It's a pretty simple function, we've created a nice interface to use where we can give it an object like {day: 'monday'} as an argument and it will test that name against the current day, returning the stylesheet if it's true. This function allows us to express our custom @time at-rule logic in our JIC stylesheet in a pretty way as:

${time ({day: 'friday'}, `
  body {
    background: lime;


It's not quite as simple as @time (day:) {}, but it's kind of amazing how simply we can invent ${time ({day:},``)} out of nothing, make it work with only a few lines of standard CSS and standard JavaScript. No new syntax needs to be invented or parsed, and no new features need to be added to either language to make a new abstraction like this work for us in our stylesheet.

You can play around with a running demo of this here, be sure to update the day of the week to today: Custom At-Rule with JIC Stylesheet

If you wanted to take it in a different direction, another way you might expose the logic in your stylesheets might be by creating true/false helper functions. Suppose we wanted to add special styles only on Christmas day (December 25th). We could create two helper functions, month() and date(), and chain them together with $$ to write logic for a nested stylesheet in a nice readable way:

function month(name) {

  return ['january',
          'december'].indexOf(name) === new Date().getMonth()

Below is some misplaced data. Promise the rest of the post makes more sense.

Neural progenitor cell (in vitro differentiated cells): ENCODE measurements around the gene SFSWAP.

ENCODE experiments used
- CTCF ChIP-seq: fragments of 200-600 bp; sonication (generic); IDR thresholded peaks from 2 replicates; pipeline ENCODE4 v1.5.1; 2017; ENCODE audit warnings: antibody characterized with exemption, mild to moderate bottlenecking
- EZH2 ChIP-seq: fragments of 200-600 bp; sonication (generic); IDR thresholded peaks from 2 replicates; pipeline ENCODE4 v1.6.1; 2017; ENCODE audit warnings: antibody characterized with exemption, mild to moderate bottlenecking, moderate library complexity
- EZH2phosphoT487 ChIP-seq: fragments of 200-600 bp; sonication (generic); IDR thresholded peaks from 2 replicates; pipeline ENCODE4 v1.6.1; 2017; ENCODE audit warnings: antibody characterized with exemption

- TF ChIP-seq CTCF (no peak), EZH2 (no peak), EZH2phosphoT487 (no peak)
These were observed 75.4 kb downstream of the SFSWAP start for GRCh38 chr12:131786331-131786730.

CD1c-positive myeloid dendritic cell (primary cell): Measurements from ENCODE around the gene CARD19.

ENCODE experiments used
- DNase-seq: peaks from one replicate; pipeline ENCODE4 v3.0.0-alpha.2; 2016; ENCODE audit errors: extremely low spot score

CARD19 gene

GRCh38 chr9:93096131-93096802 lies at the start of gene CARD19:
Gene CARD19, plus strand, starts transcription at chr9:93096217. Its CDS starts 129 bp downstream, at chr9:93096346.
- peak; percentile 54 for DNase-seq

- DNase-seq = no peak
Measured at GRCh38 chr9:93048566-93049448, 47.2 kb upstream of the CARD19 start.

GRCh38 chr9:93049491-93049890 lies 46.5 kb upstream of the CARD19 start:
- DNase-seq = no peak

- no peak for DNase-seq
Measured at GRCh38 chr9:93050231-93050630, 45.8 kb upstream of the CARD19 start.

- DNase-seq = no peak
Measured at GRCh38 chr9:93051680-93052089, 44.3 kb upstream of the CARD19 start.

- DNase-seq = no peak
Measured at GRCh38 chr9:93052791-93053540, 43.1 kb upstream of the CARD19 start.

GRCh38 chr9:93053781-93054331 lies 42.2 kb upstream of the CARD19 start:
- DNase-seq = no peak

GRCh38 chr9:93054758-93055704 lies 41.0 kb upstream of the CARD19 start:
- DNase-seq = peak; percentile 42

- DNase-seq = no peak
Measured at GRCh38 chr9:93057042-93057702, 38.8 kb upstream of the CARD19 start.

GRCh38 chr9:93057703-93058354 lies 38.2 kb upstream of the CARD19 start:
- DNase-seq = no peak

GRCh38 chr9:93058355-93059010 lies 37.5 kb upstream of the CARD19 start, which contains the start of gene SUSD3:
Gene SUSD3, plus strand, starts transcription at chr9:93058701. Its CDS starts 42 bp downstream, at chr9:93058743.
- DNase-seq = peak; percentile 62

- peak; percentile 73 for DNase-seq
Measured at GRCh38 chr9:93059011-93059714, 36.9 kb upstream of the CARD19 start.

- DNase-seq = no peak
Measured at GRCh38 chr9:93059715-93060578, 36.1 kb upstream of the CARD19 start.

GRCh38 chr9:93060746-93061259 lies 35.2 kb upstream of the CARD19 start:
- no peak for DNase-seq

function date(number) {

  return number === new Date().getDate()


Then use these in our JIC stylesheet like this:

${month('december') && date(25) ? `

  html {
    color: green;
    background: red;


When both month('december') and date(25) are true, the nested stylesheet will apply. If you had a number of simple true/false functions, you could string them together in infinite ways, allowing you to express precisely what you're trying to target in a succinct way. Without having to define these functions for you, can you imagine what the following stylesheets might do:

${browser('safari') && os('ios') ? `  `:''}

Or how about:

${officeHours(false) && user('frank') ? `

  .support-desk form {
    display: none;


The flexibility of JS-in-CSS lets you express yourself in a natural way, and allows you to easily create the abstractions and interfaces you want to work with when you're approaching design. Most importantly, JIS stylesheets let you harness and benefit from all of the CSS and JavaScript knowledge you already have, and lets you put them to work for styling.